Obao is not totally unknown to me as it is the former Ember Room where Chef Kittichai, purveyor of eclectic desserts at Spot Dessert Bar, use to serve chocolate ribs, as well as a lemon Mille crepes cake to die for. I am not sure why they changed the name and concept, but, I have to admit, that Obao is worth knowing. There, they served dishes from South East Asia, especially Thailand and Vietnam, but with a twist.
Decor wise, there has been a bit of change, but they definitely kept lots of the atmosphere of the Ember Room, with wooden walls and the ceiling decorations that look like heart shaped.
As far as the menu is concerned, they have a bunch of small plates that are great for sharing, or simply discovering their menu. We decided to try few dishes. The first one was the Japanese eggplant, served with chilies, shallots, herbs and nuch cham that is a Vietnamese dipping sauce.
This was very good: the eggplant was well cooked and had an incredible smokiness that made it stand on its own, without any need for any sauce.
The next dish was the crispy vegetable spring rolls, made with tofu, jicama, taro and mushroom.
There were four of them that were delightfully greasy and crispy on the outside and very tasty on the inside. They also have a version with pork and shrimp that I am sure is worth trying.
After that, we tried the spare ribs on sugar cane skewer.
I admit that I was curious about that dish and I am still wondering how they make it. It is very creative and a nice take on Vietnamese BBQ. The meat was fatty and tender, with a nice sweetness that, not only came from the sugar cane, but also from the honey mustard glaze. Dipped in the hoisin sauce, it was divine. Far better than the crispy pork belly that is the kind of dish that shows how the name given to it makes people order.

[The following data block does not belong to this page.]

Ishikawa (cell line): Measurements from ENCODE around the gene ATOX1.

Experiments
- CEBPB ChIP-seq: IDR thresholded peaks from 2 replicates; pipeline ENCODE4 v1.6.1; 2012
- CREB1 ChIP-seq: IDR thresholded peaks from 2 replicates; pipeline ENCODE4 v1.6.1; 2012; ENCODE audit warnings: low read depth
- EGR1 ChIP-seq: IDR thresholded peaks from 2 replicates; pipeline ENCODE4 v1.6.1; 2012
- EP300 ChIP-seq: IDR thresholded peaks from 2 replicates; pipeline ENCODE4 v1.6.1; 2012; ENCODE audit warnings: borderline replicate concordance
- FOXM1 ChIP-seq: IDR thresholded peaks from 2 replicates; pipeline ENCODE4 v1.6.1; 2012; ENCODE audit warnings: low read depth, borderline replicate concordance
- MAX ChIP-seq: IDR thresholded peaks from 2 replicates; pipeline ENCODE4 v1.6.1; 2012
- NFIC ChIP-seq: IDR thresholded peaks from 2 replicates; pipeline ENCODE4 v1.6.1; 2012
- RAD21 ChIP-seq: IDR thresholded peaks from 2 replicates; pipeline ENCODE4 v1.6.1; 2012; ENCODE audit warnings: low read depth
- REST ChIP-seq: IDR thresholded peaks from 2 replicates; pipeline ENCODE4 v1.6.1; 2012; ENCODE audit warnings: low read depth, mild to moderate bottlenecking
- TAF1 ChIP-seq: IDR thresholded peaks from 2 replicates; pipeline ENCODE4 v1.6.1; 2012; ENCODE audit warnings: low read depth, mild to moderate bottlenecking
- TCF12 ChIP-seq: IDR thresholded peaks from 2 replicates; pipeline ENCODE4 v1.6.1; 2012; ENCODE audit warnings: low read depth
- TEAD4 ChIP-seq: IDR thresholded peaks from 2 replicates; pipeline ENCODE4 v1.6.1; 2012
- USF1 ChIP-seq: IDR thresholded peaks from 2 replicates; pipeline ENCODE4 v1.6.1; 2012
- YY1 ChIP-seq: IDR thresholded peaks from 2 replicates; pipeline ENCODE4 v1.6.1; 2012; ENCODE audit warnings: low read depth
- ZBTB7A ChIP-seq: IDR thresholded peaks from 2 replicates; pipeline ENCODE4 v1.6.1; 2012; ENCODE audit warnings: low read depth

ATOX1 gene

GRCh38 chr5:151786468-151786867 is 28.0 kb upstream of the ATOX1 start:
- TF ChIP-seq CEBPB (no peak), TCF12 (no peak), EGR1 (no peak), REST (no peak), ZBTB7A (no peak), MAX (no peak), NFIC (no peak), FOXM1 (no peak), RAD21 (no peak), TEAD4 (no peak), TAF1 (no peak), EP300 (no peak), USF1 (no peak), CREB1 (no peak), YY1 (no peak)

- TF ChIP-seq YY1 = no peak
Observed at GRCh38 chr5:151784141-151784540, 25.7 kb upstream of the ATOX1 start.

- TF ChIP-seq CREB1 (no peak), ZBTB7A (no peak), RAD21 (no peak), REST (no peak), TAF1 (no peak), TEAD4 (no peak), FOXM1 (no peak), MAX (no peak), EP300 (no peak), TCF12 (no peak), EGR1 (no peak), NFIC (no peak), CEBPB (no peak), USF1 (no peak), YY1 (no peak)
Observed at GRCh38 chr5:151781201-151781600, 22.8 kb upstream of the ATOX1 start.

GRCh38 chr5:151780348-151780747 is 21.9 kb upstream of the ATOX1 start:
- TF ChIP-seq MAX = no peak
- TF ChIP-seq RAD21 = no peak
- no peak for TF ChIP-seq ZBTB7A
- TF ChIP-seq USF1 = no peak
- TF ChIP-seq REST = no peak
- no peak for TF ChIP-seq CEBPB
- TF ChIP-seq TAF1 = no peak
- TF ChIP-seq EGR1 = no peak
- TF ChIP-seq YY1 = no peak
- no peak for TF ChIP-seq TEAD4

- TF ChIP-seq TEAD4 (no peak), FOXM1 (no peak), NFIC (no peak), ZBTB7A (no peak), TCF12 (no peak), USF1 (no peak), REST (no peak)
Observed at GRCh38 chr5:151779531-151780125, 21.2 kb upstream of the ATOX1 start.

Yes, I was disappointed because it was just pork belly, the crispness being limited to just one or two pieces of meat. They would have served it with buns and a killer sauce, it would have made it a nice dish.
Our last dish was some noodles with vegetables that were good, but not at the level of the other dishes.
To finish, we had dessert; we chose the Thai tea panna cotta.
You can definitely see the touch of Chef Kittichai in that dessert: a creative twist on a classic dessert.
It is not exactly a panna cotta, but more like a pudding, served with a fantastic flourless brownie and whipped cream. That was a delicious dessert, especially if you like Thai tea, that pairs perfectly with the chocolate from the brownie.
In fact, I should mention that I also had a Thai iced tea with my meal. It was very good, although not the best I had and missing the gradation of color so common to it.
I liked our dinner at Obao: the food and the small plate concept make this place perfect for a nice dinner out. I will surely go back, maybe to try their soup that time.
Enjoy (I did)!
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